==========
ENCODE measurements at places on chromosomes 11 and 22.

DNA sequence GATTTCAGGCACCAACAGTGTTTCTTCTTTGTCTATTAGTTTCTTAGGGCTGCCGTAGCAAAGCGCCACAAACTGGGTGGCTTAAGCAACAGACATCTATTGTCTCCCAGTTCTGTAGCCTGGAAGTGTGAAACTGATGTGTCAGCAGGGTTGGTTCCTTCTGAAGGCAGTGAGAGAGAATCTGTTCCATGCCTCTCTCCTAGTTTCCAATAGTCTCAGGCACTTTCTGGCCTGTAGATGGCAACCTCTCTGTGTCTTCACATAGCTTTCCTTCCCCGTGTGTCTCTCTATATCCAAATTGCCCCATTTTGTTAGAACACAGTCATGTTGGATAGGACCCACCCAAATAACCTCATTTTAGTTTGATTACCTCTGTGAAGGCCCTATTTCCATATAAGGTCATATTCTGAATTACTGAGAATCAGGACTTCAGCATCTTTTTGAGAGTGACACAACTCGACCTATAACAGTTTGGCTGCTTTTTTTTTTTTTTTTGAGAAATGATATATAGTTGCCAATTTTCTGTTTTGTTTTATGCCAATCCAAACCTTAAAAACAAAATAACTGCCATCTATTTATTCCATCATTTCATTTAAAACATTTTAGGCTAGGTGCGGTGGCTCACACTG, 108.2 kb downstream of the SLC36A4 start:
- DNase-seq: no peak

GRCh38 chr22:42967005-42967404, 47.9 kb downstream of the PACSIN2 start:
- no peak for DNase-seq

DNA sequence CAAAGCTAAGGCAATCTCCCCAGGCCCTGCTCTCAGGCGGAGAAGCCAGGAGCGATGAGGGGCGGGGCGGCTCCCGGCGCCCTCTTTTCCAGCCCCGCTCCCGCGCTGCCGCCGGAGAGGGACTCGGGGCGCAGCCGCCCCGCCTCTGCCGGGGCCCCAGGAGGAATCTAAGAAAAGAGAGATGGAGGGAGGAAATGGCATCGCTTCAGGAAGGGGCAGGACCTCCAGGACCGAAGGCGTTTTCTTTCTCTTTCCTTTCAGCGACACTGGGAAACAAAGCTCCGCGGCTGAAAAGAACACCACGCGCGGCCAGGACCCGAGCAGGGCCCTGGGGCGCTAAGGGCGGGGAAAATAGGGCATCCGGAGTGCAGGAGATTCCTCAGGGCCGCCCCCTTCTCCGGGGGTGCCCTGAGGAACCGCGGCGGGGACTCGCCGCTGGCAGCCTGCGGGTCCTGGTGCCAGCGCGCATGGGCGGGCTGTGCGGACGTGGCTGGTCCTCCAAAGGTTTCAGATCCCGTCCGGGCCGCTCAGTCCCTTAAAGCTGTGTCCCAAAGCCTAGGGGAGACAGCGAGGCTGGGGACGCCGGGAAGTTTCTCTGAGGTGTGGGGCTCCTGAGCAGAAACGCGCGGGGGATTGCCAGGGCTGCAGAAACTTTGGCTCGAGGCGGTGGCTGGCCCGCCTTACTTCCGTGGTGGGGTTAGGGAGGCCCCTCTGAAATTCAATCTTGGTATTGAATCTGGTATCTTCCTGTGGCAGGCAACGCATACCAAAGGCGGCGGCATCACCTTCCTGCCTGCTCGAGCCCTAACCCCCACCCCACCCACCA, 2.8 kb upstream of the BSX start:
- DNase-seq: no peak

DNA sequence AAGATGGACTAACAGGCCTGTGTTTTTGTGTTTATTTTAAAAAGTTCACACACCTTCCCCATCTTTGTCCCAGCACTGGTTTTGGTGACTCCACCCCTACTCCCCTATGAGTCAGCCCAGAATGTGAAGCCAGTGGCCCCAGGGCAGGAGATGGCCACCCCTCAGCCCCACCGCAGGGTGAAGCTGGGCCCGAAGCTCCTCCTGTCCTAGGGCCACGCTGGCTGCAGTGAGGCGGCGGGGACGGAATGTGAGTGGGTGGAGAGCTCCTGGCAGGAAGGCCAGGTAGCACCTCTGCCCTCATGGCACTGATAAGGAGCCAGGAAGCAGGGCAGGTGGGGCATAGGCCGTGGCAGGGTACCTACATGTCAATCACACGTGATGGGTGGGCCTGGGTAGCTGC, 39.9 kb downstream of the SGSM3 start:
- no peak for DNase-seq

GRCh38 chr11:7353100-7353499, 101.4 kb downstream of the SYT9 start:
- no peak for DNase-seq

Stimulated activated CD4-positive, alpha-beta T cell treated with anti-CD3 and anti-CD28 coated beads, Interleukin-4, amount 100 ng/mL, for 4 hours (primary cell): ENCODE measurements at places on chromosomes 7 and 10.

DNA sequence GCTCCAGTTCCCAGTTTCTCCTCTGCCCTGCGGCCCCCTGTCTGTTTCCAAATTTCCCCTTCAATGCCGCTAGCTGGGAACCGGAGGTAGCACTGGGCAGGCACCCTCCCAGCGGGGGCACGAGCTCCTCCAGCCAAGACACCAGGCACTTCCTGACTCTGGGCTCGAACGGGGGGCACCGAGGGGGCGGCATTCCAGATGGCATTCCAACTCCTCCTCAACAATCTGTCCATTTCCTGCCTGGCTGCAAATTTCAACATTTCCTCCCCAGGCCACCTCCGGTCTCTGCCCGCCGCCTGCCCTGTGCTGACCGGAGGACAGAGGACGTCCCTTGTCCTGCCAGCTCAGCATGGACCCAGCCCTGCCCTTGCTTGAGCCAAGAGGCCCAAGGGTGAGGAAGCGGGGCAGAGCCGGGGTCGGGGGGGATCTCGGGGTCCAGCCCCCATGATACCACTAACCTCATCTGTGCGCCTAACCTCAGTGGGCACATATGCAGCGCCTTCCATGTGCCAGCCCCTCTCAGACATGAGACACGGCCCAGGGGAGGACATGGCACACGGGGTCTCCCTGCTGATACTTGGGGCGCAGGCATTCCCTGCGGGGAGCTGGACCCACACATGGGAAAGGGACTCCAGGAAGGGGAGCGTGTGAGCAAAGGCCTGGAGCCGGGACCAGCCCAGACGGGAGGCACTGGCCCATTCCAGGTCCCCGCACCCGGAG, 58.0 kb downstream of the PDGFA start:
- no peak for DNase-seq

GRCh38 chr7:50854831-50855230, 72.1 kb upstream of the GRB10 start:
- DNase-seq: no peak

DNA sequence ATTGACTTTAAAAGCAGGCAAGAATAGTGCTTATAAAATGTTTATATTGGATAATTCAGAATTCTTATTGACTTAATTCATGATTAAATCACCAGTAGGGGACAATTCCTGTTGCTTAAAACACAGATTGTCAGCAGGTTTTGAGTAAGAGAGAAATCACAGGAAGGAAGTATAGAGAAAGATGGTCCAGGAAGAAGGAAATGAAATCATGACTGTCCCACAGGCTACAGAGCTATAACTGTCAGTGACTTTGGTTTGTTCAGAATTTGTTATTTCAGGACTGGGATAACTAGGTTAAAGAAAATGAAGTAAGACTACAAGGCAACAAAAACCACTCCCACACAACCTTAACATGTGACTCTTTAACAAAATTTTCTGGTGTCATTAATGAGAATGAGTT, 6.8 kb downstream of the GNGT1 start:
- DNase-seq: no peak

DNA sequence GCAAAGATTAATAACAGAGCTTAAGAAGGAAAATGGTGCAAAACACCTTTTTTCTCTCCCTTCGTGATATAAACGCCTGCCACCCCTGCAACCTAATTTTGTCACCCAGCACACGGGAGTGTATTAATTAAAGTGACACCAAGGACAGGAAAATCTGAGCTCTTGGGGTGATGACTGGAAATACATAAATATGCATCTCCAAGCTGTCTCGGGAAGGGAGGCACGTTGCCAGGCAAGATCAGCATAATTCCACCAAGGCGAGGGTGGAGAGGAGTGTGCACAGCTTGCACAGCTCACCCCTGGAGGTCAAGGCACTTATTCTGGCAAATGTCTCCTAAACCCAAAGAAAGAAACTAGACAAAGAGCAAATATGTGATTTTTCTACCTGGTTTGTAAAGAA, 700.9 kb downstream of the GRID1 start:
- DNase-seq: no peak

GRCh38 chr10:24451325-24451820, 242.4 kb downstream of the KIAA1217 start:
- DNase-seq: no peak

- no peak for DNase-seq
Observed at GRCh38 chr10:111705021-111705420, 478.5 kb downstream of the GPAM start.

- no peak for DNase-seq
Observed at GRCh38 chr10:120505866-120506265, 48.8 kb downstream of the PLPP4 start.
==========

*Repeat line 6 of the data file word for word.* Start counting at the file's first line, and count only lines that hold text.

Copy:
DNA sequence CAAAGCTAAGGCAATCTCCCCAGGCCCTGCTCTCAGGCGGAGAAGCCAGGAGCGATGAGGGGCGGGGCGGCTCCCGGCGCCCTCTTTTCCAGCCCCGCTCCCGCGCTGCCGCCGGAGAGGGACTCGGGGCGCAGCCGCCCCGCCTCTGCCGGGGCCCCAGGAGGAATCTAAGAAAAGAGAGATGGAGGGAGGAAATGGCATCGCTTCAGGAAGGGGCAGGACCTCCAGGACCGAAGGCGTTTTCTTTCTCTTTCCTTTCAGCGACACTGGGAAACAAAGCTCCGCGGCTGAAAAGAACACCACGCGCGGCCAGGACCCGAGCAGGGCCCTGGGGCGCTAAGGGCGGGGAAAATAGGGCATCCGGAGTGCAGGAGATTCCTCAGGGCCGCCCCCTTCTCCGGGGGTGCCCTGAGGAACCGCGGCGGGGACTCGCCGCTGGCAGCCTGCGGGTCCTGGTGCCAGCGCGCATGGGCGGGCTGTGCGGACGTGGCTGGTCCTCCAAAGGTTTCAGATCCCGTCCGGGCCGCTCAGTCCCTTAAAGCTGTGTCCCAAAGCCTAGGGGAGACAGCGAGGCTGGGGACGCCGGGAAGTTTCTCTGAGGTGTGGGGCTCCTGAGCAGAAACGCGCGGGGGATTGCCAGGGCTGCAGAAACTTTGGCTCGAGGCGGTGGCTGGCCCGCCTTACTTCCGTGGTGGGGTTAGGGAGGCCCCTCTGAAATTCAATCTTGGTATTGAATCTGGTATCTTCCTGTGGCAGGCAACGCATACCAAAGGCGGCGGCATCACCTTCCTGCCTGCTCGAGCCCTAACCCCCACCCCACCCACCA, 2.8 kb upstream of the BSX start: